Pierluisi says initially lower rates of vaccination can be attributed to data entry issues, with many providers unable to submit updated electronic data. Those numbers were underreported, he said, leading to a later jump in numbers.
Puerto Rico now consistently ranks among the top 10 in vaccination among states and territories. This is in part due to a number of modified vaccine requirements.
First-responders, teachers and school personnel, health care workers and, most recently, government workers all must either be vaccinated or submit to weekly COVID-19 testing.
As of last week, 90 percent of teachers in Puerto Rico were fully vaccinated, he said, as well as 85 percent of students who are eligible for the vaccine. Ninety percent of state government employees also are vaccinated.
Employees in industries that interact with the public at large, such as hospitality and entertainment, are subject to the requirements as well.
Pierluisi says the key to his strategy is providing an option. It requires businesses to ask for proof of vaccination or a negative COVID-19 test if they want to operate at 100 percent capacity; if they do not, they can operate at 50 percent capacity.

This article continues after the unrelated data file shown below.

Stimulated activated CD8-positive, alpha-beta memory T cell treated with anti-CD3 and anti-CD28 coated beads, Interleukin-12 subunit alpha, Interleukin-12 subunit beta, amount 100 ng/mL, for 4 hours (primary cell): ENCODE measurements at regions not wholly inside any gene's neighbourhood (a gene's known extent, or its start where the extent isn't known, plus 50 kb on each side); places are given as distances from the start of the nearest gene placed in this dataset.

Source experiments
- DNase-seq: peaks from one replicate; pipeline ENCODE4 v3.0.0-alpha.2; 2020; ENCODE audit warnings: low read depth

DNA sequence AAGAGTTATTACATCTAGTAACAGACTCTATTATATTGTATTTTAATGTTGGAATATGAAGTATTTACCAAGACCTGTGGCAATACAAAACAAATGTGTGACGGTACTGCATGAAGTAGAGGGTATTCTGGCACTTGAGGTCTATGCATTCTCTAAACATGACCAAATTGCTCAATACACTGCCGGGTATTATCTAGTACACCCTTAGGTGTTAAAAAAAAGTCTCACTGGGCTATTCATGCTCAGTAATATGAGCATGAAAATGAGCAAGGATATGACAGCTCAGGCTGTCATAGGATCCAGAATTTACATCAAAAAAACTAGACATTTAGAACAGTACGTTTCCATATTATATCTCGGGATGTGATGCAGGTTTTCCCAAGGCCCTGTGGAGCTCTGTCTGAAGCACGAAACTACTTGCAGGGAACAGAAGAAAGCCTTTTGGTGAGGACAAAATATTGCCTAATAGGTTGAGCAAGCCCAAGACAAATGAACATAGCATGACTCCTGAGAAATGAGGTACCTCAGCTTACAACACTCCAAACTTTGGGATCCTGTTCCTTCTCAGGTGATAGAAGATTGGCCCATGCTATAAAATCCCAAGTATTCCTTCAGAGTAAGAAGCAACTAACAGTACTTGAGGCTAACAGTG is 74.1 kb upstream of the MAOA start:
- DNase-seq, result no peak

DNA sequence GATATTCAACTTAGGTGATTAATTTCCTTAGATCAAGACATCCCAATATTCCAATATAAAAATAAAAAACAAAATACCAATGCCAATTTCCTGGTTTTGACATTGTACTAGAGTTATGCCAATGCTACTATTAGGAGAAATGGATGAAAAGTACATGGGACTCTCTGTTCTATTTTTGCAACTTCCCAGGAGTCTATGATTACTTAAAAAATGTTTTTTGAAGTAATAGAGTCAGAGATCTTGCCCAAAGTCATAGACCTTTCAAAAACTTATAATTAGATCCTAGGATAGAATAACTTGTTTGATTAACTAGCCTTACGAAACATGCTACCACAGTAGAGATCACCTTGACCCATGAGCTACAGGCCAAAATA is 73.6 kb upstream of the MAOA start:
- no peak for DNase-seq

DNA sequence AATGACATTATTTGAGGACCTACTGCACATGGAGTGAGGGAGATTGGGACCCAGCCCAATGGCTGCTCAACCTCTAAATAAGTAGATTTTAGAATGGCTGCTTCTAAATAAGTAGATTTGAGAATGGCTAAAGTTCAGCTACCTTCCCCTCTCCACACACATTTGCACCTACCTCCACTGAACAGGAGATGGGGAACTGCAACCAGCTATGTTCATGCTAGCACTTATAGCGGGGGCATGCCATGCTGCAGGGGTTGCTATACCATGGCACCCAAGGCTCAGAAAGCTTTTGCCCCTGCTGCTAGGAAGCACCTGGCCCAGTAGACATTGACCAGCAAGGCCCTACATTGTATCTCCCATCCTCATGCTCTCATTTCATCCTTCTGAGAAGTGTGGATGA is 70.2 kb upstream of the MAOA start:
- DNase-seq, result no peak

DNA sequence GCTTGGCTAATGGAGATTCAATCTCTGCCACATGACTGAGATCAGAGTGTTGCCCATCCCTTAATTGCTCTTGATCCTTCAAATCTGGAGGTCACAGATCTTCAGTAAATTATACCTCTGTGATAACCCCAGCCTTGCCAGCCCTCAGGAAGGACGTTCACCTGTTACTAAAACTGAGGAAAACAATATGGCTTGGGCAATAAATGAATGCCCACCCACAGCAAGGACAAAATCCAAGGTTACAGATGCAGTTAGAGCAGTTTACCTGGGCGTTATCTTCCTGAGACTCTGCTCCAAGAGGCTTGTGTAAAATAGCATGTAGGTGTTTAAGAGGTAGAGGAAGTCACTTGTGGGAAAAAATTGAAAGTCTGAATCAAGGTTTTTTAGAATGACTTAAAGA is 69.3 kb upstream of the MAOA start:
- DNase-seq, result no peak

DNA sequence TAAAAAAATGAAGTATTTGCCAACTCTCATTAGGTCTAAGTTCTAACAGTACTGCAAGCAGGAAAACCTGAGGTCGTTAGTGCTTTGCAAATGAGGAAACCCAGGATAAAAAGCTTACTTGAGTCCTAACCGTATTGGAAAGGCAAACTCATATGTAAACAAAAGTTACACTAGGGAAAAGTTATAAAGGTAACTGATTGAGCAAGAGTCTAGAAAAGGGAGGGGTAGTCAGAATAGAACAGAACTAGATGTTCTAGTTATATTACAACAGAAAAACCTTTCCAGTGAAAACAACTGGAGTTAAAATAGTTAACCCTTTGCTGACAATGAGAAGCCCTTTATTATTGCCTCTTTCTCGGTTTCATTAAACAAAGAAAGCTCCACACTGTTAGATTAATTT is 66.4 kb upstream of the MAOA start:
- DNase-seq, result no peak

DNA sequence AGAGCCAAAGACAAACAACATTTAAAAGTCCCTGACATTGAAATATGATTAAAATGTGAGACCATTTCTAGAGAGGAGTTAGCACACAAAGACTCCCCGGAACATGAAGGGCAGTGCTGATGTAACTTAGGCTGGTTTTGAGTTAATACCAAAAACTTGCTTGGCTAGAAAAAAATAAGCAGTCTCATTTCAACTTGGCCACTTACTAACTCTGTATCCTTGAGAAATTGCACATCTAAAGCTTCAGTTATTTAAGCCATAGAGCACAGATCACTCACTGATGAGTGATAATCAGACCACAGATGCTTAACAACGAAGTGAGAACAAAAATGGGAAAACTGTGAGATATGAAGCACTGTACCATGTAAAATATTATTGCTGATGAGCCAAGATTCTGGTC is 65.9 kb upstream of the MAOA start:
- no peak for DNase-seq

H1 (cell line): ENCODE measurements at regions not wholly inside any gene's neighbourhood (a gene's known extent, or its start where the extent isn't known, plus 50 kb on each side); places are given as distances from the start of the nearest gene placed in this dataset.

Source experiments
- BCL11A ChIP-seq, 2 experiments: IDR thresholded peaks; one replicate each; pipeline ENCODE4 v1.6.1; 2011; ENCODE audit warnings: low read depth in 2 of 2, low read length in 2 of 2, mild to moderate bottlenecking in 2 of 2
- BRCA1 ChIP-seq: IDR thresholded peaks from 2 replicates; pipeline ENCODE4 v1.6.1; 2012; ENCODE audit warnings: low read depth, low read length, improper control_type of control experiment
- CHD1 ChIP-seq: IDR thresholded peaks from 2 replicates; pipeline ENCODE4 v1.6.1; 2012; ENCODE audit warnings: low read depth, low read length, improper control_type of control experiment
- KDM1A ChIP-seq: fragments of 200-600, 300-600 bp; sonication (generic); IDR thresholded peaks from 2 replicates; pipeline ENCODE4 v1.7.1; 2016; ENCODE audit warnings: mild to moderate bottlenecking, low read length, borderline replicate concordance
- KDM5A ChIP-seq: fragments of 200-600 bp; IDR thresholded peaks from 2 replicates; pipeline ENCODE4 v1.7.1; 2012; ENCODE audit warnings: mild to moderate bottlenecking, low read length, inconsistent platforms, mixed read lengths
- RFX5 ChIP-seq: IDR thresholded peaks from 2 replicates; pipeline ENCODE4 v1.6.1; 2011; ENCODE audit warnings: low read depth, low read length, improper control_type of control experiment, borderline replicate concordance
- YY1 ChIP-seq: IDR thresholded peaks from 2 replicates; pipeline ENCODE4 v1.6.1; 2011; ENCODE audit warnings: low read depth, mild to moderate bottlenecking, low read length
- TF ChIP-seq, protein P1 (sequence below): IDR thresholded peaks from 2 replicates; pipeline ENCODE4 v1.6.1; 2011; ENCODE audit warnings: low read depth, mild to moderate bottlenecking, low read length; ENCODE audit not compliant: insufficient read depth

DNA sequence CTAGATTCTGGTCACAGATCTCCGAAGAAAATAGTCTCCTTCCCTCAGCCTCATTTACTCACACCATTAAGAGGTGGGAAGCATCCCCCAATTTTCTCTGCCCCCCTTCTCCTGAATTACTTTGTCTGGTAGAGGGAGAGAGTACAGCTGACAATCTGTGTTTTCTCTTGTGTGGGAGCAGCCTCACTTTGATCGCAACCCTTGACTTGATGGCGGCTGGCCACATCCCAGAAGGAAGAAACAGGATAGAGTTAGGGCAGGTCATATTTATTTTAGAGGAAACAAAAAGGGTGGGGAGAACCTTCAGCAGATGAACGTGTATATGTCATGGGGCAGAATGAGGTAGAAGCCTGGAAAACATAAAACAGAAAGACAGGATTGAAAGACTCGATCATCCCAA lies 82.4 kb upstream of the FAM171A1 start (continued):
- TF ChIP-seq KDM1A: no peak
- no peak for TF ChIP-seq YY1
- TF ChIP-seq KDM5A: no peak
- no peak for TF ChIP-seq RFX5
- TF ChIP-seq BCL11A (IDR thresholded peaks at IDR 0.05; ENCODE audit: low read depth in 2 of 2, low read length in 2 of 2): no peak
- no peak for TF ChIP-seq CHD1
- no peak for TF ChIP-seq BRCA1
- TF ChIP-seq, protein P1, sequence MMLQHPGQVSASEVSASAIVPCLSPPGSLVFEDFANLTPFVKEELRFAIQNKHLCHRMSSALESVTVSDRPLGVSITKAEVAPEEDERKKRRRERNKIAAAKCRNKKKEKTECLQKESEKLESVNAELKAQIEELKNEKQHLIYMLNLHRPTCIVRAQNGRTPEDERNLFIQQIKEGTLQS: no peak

“What I’ve been doing is giving options, but obviously, I am encouraging vaccination,” he said.
Advice from scientific coalition
Pierluisi said a scientific coalition advises him on COVID-19 policies, such as a change he put in place to close businesses at midnight and, more recently, prevent alcohol consumption in public areas between midnight and 5 a.m. The second executive order will be extended into October.
“I want to be very careful because I don’t want to revert. The schools are open, and we don’t have transmission. We haven’t identified any case, any virus transmission within the schools themselves,” he said.
Pierluisi said there is still vaccine resistance among some individuals with strong religious convictions, those opposed to vaccines and some older adults in remote areas who may have less information about the vaccine.
Puerto Rico saw hesitancy among younger populations that dropped when the requirements for in-person learning changed.
“I believe the mandates work. I do give options, like I have said but it’s not convenient,” he said. “It’s quite inconvenient, I would say, to start testing yourself once a week to go to work. Who wants to go through that?”